Wake Forest University

Coffee film wakes up audience - Sustainability at Wake Forest

Sustainability at Wake Forest

Coffee film wakes up audience

Black Gold ScreeningAs the semester draws to a close, coffee purchases across campus skyrocket. Though students, faculty and staff members down mug after mug of the black stuff, few stop to think about the impact of their morning buzz on the world outside the Reynolda Campus. A small group of university community members burst the bubble and gathered for a screening of “Black Gold” in the newly renovated auditorium on the fourth floor of the ZSR Library on November 8.

The film highlighted the inequity inherent in the global coffee trade by juxtaposing scenes from prospering, coffee-hungry cities in the Western world and scenes from impoverished coffee growing areas in southern and western Ethiopia. Coffee prices, determined in London and New York by commodities speculators, have unfathomable consequences for the lives of coffee growers thousands of miles away. When the price is low, poverty and hunger reign. During a period of low prices, unable to make a fair living growing coffee, one farmer explains that he will grow khat (a narcotic plant) to support himself and his family.

As a complement to the film, audience members enjoyed a sampling of fair trade coffee and tea provided by Campus Grounds and a talk from Dr. Jeanne Simonelli, anthropology professor and applied cultural anthropologist. Simonelli provided a brief demonstration, complete with board game money, to help audience members visualize the inequities in the global coffee trade.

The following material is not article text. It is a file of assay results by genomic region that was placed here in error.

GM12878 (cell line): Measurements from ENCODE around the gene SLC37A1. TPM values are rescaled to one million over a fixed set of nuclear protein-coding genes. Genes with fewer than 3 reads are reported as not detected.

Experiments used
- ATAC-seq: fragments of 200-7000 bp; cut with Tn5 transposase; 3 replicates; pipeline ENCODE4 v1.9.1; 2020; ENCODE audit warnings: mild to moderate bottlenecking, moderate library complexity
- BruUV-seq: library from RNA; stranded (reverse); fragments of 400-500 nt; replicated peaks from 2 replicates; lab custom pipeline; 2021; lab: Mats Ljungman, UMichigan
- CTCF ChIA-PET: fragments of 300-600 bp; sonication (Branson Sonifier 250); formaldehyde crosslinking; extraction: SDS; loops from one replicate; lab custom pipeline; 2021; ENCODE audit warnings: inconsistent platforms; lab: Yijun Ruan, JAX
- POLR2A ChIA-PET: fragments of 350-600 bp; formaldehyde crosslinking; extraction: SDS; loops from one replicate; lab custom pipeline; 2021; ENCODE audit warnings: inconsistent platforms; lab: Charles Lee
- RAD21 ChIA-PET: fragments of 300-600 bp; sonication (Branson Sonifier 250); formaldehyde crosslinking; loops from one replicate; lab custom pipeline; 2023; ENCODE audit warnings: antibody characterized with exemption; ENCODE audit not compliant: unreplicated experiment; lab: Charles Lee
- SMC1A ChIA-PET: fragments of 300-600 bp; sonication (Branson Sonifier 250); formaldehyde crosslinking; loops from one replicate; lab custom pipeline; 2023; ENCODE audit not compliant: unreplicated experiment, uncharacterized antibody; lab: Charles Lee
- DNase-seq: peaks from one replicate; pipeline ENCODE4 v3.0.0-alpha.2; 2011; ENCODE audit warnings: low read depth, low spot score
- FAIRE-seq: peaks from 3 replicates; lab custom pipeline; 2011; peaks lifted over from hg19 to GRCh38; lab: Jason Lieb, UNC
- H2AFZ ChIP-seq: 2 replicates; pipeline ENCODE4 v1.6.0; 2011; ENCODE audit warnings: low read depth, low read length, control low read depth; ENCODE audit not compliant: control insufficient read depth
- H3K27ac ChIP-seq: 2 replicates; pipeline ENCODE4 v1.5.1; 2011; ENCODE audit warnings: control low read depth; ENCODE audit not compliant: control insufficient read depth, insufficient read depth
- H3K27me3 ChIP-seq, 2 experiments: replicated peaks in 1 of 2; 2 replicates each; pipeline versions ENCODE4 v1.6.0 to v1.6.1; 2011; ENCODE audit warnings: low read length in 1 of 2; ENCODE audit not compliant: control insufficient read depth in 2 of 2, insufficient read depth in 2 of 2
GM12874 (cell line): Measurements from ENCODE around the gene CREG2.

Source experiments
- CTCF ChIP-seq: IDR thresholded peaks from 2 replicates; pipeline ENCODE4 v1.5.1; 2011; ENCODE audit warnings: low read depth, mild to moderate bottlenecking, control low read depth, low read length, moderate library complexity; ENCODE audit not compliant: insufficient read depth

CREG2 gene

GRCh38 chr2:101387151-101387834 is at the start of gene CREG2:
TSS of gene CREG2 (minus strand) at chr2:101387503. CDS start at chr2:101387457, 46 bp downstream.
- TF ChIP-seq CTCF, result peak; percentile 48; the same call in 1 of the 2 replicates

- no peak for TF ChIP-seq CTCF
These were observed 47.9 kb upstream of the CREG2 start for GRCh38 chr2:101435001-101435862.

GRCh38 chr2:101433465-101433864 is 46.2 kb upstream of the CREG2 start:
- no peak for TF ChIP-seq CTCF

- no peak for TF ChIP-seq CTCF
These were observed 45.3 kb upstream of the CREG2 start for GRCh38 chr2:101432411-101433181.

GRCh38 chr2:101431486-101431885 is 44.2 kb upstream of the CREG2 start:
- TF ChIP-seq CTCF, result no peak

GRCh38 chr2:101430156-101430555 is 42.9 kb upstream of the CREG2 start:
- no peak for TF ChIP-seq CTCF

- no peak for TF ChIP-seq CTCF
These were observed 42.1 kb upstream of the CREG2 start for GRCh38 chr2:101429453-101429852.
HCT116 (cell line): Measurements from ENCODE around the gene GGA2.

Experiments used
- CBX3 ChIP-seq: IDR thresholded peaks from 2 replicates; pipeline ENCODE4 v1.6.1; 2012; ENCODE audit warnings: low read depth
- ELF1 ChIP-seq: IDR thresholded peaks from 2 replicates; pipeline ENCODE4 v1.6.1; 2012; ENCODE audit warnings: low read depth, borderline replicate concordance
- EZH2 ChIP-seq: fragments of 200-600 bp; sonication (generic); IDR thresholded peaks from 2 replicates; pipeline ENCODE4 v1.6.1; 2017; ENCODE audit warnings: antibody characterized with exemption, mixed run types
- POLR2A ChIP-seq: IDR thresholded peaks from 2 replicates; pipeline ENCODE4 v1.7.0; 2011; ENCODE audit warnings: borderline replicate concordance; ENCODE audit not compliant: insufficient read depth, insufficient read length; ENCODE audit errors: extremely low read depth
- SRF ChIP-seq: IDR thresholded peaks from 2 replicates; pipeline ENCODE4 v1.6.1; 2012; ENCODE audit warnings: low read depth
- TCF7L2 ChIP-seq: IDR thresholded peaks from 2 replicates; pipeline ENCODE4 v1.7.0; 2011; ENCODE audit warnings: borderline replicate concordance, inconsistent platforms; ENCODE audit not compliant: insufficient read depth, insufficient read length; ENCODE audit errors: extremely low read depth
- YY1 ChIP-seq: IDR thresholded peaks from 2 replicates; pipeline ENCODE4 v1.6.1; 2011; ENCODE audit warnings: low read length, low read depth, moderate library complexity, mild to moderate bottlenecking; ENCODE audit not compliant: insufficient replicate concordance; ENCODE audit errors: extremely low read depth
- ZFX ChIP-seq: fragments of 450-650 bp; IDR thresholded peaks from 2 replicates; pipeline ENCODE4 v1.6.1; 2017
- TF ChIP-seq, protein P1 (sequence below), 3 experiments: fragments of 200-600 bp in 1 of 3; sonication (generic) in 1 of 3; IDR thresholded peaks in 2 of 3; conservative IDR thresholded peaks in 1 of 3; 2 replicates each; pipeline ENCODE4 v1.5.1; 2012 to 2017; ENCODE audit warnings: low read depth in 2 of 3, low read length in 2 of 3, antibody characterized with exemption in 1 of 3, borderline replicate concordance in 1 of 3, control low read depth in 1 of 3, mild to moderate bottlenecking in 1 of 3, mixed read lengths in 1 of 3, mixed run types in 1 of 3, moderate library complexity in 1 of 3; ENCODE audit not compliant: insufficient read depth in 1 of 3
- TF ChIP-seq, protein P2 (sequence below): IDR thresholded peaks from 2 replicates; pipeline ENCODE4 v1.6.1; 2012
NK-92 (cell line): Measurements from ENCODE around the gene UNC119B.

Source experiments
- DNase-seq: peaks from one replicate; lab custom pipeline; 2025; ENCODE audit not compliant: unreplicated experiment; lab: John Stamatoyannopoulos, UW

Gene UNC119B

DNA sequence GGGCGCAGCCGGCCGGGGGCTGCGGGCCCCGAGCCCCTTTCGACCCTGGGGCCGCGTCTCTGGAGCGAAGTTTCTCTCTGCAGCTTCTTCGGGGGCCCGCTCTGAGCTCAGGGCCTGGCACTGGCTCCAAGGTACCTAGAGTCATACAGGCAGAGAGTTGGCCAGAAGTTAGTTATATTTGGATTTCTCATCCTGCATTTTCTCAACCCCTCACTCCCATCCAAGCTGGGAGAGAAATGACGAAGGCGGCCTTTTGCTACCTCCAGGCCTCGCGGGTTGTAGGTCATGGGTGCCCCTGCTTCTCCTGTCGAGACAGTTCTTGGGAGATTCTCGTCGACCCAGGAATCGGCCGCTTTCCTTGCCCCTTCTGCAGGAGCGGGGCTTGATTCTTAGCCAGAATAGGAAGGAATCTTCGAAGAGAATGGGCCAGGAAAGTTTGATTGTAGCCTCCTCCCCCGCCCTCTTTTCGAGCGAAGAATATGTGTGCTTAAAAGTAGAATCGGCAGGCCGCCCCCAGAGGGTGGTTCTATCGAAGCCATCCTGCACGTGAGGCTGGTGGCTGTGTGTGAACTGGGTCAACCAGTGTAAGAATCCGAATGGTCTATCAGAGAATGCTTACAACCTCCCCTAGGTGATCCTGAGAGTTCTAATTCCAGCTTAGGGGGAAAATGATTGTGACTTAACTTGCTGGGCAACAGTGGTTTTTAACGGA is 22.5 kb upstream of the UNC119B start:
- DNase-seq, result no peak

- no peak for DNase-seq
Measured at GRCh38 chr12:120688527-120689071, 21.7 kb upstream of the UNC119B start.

Junior Erin Murphy felt much more informed about the global coffee trade after the screening. “It made me think about how much goes into producing just one cup of coffee, a luxury I know I take for granted and drink every day. I had no idea the farmers who produce the coffee got so little for their efforts and that their families and villages were suffering so much from it,” Murphy said.

The movie also had a huge impact on junior De’noia Woods. Although Woods does not drink coffee, she now feels compelled to share insights from the film with her coffee-consuming friends. “I will make sure to educate people who I know drink coffee by the caseload about the negative effects of the coffee trade,” Woods said.

The screening was a partnership between Z. Smith Reynolds Library, the Office of Sustainability and WFU Focus on Fair Trade.

By Jane Connors, Communications and Outreach Intern